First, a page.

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April 4, 2008
Leavitt has South Florida dreaming big
When Leavitt gathered his players for a recent post-practice huddle, only a few words were audible from the sideline. But three letters from Leavitt's speech were clear.
USF's approach may not have changed, but the final goals - even as early as spring practice - clearly are different than at any time in the 11-year-old program's history.
"We're talking national championship game, and why shouldn't we?" said wide receivers coach Mike Canales, a member of Leavitt's original USF staff who left for six seasons before returning in 2007.
How USF ended up at No. 2 on Oct. 15 is irrelevant this spring, though. That the Bulls got there and what happened after is what's remembered in Tampa. The good news was that pollsters considered USF a legitimate national player. The bad news was the Bulls lost their next three games.
"We never thought we'd do it (reach the top five) that fast," All-America defensive end George Selvie said. "We're not just playing to win games; we're playing to win every game. We're playing to play in championship games."
If USF is put in a similar scenario in 2008, the Bulls hope they will handle it better than they did last season.
A week after USF defeated West Virginia, Rutgers beat the Bulls 30-27 with help from a fake field goal and a fake punt. Against Connecticut, USF missed two field goals and was stopped at the goal line late in a 22-15 loss. A week later, the Bulls turned the ball over eight times in a 38-33 loss to Cincinnati.
"Everyone is out to get you when you're in the top 10," Canales said. "People want to knock you out. We played some good teams and lost tough games. We didn't lay down. We've got to learn to play at that level. It's a learning process to play at that level every week."
The process is one Leavitt has seen up close. As an assistant at Kansas State from 1990-95, Leavitt helped Bill Snyder make the Wildcats nationally relevant. K-State was ranked in the final polls in Leavitt's last three years there, including No. 7 in 1995.
USF hasn't been in a season-ending poll and hasn't reached those heights, but some of the blueprint from Snyder's reclamation project remains intact at USF. Leavitt's credo may as well be if it's not broken, don't fix it.
"We don't change anything at all," Leavitt said. "We've prepared hoping for all that. Nothing changes."
Some change is inevitable, though.
Six assistants have left USF in the past two seasons. Leavitt tried to keep continuity by bringing in old faces. Two of the replacements were members of Leavitt's original staff; two others were promoted from positions as graduate assistants.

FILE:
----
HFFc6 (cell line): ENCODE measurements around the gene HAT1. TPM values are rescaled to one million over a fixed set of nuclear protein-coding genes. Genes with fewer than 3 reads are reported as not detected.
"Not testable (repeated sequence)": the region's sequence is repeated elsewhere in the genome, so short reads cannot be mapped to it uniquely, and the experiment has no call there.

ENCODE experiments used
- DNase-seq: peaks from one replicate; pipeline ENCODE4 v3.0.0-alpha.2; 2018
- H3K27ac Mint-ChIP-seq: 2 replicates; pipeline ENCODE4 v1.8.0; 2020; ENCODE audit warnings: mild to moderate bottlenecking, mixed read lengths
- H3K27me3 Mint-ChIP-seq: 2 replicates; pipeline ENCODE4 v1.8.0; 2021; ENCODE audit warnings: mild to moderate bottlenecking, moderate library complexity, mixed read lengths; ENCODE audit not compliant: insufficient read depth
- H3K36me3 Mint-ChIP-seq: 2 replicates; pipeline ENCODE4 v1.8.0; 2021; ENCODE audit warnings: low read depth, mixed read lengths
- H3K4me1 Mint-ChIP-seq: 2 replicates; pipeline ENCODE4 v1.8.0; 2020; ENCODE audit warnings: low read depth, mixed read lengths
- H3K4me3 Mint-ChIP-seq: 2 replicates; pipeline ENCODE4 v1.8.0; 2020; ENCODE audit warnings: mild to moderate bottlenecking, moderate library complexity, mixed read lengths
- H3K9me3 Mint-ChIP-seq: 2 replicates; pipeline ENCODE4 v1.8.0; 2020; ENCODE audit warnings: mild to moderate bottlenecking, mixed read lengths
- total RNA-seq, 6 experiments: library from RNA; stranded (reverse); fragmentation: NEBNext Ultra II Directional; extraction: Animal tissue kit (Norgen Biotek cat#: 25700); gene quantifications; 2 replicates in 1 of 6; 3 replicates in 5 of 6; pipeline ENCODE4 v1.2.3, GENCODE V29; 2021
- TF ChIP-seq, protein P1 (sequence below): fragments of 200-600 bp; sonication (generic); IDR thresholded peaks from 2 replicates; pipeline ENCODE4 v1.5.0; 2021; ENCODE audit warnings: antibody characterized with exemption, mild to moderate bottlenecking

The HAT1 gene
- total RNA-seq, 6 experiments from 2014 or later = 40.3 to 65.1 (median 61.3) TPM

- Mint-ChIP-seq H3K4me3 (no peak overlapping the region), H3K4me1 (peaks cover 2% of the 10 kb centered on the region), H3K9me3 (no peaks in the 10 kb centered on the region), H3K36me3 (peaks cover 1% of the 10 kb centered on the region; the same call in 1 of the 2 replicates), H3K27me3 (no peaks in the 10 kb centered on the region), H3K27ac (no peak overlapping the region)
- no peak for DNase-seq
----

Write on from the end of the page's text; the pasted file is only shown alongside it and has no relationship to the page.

A member of Leavitt's first staff as offensive coordinator from 1996-2000, Canales returned as receivers coach and passing game coordinator in 2007. Kevin Patrick, who coached at USF from 1996-98 as an unpaid assistant, returned as a full-salaried defensive ends coach this year. This spring, Leavitt added defensive line coach John Hendrick, who spent two seasons with Leavitt at Kansas State. Leavitt hopes to extend USF's reach in recruiting with Hendrick, a Pittsburgh alum who will recruit New York, New Jersey and Pennsylvania.
The coaches' immediate concern, though, is filling some holes on defense. USF loses cornerbacks Trae Williams and Mike Jenkins, a projected first-round pick in the NFL Draft. Former backups Jerome Murphy and Tyller Roberts, both upperclassmen, are likely to move into those spots.
A bigger concern is at middle linebacker, where Ben Moffitt was among USF's most decorated players and the team leader. Senior outside linebackers Tyrone McKenzie and Brouce Mompremier are taking turns playing inside this spring.
"I'm really concerned about the middle linebacker position," Leavitt said. "It's going to take someone special."
As far as leadership, the Bulls may look to Selvie. The junior has the on-field credentials with 31.5 sacks. He finished second nationally with 14.5 sacks last season. He may have the demeanor, too.
When Patrick arrived, one of the first people he sought out was Selvie. However, it was Selvie who sounded like a coach. "George told me that what happened last year is completely last year," Patrick said.
It was a sign USF's star learned a tough lesson in 2007: Staying at the top is much more difficult than getting there.
"The good thing that happened last year is we got that out of the way," Selvie said. "Now we learn from our mistakes and go after it this year."
David Fox is a national writer for Rivals.com. He can be reached at email@example.com.